Refugee children arriving in greater Saint John will get their first taste of the Canadian school system at a special learning centre in the city's uptown.

Refugee family

Refugee children arriving in the Saint John will begin their education at a special language centre.

District Superintendent Zoe Watson of Anglophone School District South says it was decided the best way to deal with the anticipated influx of hundreds of new children was to create a central location.

Prince Charles School was chosen because it is close to the city center and has empty space.     

"We're in the process of setting up what we're calling a district language learning centre there," said Watson. "So all of the new students, K-12, will enter the district through that centre and it will open next week."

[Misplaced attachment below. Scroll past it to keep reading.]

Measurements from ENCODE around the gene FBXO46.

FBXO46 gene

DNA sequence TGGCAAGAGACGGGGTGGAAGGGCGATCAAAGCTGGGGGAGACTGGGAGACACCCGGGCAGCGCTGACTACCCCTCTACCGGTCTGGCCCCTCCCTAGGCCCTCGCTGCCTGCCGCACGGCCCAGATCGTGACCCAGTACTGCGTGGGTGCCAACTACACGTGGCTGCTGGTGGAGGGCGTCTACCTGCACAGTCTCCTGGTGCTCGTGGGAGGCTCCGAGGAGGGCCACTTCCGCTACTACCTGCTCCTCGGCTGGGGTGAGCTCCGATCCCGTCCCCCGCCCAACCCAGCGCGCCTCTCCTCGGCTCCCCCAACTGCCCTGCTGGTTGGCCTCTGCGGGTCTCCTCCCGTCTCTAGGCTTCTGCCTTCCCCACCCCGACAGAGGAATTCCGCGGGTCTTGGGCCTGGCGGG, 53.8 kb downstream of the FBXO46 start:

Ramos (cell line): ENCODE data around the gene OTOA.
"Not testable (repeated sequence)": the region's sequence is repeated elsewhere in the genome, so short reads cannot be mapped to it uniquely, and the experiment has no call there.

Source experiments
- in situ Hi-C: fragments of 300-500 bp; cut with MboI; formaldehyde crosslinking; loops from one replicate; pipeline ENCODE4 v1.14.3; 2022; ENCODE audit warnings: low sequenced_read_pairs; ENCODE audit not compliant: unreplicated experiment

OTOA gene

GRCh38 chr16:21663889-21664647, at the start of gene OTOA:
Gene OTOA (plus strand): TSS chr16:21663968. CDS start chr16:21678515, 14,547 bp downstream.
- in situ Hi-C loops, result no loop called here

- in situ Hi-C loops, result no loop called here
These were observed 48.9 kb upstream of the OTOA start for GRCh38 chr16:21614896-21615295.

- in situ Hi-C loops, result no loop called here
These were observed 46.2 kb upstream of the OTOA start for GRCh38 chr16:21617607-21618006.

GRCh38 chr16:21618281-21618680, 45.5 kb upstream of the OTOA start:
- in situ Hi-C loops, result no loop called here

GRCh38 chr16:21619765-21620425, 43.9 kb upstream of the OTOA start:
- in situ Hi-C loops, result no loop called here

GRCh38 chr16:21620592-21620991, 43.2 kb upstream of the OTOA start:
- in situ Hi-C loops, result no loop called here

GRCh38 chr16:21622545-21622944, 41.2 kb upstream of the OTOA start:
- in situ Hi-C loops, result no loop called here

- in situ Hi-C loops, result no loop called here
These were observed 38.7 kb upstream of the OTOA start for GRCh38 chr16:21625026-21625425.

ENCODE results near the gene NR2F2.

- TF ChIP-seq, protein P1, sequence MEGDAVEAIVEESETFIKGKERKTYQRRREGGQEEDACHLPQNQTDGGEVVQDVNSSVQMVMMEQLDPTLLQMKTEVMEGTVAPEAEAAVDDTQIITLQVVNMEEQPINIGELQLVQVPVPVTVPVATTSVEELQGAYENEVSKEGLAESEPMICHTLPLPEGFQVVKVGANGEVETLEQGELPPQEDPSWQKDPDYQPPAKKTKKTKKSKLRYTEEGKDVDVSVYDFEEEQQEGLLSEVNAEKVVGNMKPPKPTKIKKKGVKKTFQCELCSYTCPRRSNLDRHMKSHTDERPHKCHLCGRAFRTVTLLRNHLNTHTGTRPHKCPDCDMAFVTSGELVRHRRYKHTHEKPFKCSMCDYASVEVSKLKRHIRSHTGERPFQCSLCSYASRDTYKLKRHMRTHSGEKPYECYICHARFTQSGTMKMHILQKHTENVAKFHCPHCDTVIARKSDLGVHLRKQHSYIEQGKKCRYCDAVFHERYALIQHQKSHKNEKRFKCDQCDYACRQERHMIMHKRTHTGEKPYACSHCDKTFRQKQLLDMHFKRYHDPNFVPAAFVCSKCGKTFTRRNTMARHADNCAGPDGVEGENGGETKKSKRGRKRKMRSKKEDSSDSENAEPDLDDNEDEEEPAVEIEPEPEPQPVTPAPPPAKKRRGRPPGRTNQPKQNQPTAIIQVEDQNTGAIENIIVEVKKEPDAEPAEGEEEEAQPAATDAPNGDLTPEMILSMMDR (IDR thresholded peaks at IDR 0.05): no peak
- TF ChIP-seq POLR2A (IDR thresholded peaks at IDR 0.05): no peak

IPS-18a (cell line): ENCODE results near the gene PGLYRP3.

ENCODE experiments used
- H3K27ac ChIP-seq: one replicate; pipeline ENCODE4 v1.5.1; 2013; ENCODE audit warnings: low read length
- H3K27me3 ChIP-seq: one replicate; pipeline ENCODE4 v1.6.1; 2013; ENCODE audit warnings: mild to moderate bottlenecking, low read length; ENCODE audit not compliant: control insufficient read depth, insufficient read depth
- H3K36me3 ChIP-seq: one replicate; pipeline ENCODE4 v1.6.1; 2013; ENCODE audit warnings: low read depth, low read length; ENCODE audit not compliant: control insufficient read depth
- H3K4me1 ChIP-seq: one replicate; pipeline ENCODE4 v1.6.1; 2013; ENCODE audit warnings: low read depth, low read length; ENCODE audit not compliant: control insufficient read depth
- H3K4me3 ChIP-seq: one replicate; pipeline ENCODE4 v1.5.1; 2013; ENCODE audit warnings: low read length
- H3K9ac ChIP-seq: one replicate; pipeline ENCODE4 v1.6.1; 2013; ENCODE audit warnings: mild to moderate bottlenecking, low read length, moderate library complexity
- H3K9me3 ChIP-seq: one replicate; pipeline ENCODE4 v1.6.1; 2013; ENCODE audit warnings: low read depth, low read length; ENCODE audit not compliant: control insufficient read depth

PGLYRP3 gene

'We do know that many may have experienced trauma' - Zoe Watson

Watson says staff at the centre will perform a series of assessments on each child to determine their education needs, language capacity, and emotional and mental health. 

"We do know that many may have experienced extreme trauma, loss of family, witnessing violent events, etc." 

Watson said for some children the stay at the language centre will be short, others, especially those in need of intensive language instruction,will spend longer there. She estimates about 20 children are now prepared to begin the process.

It all begins Wednesday when staff will hold meetings with refugee families. 

Watson says the district already has 620 international students from such places as Korea, India and Germany. "This isn't new to us," she said.